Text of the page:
The fourth & fifth weeks of legislative committee meetings
Florida legislative committees were busy holding discussions and debate on various bills in preparation for the start of the 2020 Legislative Session on January 14. They’ll return for one more “committee week” on December 9. Included is a proposed 18-day “disaster preparedness” holiday (which is double the current length) where items ranging from weather radios to impact-resistant windows are exempt from sales tax – as an incentive to residents to “be prepared” for the June 1 start of hurricane season.
The only bill the legislature has to pass by law each year is the state budget. So far, 1,552 other bills have been filed. Here’s an update on a few of the ones we’re keeping an eye on for you – but the list will grow! Bill updates, as always, are noted in red font.
Assignment of Benefits (Windshield AOB) – This is the effort to reform growing AOB abuse in automobile windshield repair and replacements. It was part of last session’s broader AOB reform initially, but was dropped during negotiations on final passage of HB 7065 which became law in May.
HB 169 by Representative Richard Stark (D-Weston), an insurance broker, and companion bill SB 312 by Senator Linda Stewart (D-Orlando), a former insurance agent, would prohibit repair shops from offering gift cards and other incentives to motorists to file insurance claims. The Florida Justice Reform Institute released its latest Auto Glass AOB Data Update last week. Using Department of Financial Services’ data, it shows growth from about 400 auto glass AOB lawsuits in 2006 to 24,000 in 2017, with a leveling off last year to about 17,000 suits and holding steady for 2019. Orange (Orlando) and Hillsborough (Tampa) Counties are the most popular spots for such litigation, with 15 firms accounting for 90% of the litigation. One firm (Malik Law) is responsible for filing nearly 30% of all lawsuits.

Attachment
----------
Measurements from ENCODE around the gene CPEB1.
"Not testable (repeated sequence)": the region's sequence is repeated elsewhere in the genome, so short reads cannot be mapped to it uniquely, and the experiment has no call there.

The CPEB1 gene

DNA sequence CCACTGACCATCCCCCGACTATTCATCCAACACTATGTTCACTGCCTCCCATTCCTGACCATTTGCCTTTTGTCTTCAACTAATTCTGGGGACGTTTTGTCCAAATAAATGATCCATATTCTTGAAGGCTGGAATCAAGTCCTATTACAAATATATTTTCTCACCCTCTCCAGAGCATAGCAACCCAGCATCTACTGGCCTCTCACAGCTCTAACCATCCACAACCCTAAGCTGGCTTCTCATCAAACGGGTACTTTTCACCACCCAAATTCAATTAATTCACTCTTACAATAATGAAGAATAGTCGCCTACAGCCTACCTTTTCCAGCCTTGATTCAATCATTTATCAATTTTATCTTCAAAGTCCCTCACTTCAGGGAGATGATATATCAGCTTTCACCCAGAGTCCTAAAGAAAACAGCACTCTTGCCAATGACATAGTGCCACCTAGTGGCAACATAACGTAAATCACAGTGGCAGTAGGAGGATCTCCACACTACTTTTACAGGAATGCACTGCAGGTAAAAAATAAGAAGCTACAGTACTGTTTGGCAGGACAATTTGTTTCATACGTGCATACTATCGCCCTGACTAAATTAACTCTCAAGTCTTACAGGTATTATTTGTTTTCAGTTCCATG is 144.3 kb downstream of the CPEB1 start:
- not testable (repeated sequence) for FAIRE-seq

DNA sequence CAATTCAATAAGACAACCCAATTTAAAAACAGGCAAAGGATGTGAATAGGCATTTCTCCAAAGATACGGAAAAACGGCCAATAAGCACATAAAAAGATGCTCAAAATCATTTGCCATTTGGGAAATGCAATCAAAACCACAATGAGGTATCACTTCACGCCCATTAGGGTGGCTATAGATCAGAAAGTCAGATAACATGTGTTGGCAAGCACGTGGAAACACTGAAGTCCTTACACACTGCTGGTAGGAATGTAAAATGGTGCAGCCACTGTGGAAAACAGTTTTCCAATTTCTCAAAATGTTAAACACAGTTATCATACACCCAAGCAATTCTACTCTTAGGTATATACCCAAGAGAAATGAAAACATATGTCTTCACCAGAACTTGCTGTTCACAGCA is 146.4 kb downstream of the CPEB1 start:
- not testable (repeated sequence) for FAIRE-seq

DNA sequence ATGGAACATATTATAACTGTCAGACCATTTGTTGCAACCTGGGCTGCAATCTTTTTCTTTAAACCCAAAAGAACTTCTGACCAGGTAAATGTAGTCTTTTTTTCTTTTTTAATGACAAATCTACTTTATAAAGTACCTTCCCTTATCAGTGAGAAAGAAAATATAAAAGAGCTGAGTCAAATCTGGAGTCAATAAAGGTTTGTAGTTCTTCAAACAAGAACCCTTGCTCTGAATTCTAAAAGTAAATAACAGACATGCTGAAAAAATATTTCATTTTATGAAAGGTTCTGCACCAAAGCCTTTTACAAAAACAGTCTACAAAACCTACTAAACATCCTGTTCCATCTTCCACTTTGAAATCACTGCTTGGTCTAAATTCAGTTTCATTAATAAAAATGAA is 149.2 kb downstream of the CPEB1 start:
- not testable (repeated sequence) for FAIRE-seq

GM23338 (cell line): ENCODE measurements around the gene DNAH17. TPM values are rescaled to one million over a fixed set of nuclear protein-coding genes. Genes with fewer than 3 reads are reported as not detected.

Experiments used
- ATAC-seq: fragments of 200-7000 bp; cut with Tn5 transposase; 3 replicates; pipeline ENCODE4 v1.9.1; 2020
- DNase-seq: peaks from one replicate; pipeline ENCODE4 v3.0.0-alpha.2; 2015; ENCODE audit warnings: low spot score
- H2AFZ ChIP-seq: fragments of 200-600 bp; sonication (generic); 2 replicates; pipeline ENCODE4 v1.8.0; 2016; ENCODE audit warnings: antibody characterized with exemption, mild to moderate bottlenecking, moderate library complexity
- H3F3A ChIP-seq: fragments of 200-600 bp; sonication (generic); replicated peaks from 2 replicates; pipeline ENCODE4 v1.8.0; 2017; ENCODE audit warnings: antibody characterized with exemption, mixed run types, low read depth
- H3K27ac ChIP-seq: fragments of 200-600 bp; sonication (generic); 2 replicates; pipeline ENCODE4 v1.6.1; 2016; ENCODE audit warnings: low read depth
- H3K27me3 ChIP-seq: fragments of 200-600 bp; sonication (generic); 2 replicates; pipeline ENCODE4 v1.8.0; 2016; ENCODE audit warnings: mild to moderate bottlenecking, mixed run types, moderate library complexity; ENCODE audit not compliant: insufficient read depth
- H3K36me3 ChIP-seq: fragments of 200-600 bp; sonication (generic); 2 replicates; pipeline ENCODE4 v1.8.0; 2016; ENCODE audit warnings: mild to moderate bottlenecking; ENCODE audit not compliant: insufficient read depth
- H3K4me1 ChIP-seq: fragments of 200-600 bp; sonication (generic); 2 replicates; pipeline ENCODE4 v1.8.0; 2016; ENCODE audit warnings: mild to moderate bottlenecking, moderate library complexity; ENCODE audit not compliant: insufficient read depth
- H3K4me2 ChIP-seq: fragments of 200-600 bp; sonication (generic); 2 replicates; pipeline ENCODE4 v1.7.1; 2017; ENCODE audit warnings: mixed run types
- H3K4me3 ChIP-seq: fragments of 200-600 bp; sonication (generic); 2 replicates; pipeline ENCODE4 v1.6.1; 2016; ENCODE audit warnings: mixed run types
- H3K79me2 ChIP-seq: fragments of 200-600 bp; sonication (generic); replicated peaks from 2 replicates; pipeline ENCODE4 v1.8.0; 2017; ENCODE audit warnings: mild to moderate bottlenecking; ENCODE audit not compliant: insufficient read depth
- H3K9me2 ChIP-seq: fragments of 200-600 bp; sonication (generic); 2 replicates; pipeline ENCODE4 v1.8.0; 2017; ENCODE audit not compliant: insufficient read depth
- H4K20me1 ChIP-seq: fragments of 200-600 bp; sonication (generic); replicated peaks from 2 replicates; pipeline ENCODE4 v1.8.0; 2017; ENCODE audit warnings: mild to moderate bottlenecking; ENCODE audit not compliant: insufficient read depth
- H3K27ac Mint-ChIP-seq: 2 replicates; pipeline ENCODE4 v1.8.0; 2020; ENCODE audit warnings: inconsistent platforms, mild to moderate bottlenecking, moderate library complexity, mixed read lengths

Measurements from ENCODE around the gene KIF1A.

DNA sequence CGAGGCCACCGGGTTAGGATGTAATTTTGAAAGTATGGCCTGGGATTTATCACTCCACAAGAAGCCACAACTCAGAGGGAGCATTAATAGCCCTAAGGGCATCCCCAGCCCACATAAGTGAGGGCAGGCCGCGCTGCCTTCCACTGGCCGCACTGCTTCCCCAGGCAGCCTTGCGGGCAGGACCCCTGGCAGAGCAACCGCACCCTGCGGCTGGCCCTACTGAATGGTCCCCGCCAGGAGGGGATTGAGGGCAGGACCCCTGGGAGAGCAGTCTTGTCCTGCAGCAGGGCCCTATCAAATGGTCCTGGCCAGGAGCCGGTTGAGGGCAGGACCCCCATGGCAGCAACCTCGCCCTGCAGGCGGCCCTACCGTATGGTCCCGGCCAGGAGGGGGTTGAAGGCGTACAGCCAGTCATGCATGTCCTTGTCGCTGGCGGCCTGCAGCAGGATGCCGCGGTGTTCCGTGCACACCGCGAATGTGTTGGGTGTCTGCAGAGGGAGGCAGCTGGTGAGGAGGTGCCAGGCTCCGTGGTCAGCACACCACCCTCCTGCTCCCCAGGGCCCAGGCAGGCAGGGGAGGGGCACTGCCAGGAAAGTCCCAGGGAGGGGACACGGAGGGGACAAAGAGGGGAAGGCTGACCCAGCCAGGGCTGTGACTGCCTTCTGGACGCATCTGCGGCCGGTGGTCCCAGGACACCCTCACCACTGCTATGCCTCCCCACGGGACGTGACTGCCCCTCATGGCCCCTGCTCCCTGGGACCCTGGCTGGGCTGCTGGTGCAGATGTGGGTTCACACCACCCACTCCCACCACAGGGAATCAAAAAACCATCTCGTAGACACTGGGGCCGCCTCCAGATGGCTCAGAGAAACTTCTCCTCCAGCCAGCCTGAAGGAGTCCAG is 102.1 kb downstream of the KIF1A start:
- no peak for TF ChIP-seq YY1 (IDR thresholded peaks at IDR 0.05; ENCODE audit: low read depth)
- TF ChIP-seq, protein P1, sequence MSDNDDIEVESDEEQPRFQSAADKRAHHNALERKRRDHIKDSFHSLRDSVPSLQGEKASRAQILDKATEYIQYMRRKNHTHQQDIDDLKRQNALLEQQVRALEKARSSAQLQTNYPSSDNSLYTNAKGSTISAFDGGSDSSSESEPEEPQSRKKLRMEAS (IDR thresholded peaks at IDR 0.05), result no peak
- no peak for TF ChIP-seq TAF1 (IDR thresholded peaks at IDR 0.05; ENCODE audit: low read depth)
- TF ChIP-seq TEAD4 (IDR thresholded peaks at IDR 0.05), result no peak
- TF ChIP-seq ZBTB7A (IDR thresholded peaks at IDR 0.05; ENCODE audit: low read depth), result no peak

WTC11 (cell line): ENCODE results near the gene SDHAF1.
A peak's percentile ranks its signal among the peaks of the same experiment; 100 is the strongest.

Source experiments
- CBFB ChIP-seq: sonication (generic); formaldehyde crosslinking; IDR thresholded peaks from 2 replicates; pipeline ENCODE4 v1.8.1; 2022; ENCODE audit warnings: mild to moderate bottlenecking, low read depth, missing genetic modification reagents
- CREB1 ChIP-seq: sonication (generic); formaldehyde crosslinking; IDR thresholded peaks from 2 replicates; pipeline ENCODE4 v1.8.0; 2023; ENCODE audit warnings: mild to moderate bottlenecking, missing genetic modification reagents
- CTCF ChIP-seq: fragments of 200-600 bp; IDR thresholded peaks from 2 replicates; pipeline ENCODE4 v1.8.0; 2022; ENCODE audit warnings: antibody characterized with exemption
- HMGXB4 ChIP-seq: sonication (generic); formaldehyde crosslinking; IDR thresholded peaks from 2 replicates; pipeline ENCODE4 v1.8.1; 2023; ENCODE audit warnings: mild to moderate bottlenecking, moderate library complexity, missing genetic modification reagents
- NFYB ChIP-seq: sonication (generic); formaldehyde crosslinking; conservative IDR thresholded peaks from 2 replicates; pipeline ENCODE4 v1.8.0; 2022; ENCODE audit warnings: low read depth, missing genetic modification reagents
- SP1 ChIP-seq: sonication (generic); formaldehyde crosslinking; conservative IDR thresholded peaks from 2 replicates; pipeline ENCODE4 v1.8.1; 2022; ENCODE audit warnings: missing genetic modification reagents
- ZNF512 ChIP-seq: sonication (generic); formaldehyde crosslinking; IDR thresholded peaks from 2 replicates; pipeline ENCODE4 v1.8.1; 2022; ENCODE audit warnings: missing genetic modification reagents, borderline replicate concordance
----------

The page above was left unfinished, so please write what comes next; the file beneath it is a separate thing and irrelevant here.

SB 312 was scheduled to be heard by the Senate Banking and Insurance Committee last Tuesday but was tabled due to lack of time. The companion is HB 169 and has yet to be heard.
Insurance Claims Data – The bill addresses disclosure of, and defines a “loss run statement” as a report relating to risks maintained by an insurer which contains the history of claims occurring during a policy term. SB 292 by Senator Doug Broxson (R-Pensacola), who chairs the Banking and Insurance Committee. The bill unanimously passed the Senate Banking and Insurance committee last Tuesday. A similar bill in the House, HB 269 by Rep. Daniel Perez (R-Miami) passed unanimously the week before in the House Insurance and Banking subcommittee. These bills are still “evolving” with various suggested changes. “The overall effect of the bill is to establish a statutory framework for an insurance practice that routinely occurs,” states the bill analysis. As such, we find it odd that a routine practice needs to put into law.
Motor Vehicle Insurance (PIP) – This is a perennial effort to do away with Personal Injury Protection (PIP) coverage under Florida’s No-Fault insurance law and replace it with bodily injury (BI) liability coverage. Similar bills failed last session. Senator Tom Lee (R-Brandon) is back with SB 378 which currently has no House companion bill. The bill is awaiting its first hearing.
(See LMA Backgrounder: Personal Injury Protection for more details on the history of PIP reform and the failed 2018 bills, data, and past committee and stakeholder discussions.)
Motor Vehicle Rentals – Just as you can rent out your home when you go away on vacation, likewise your car, with online services such as Turo (https://turo.com/). HB 377 by Rep. Chris Latvala (R-Clearwater) would insert government intervention to regulate another sharing economy company advance.
In a nutshell, if a car owner parks their car at an airport for any length of time, a Turo user could “rent” that car and drive it until the owner returns from their trip. The bill provides financial responsibility & insurance requirements and a host of other regulations on this emerging idea/market. Of course, the traditional rental car companies are in favor of the legislation and Turo opposes, calling the regulations unnecessary. The bill is awaiting its first hearing.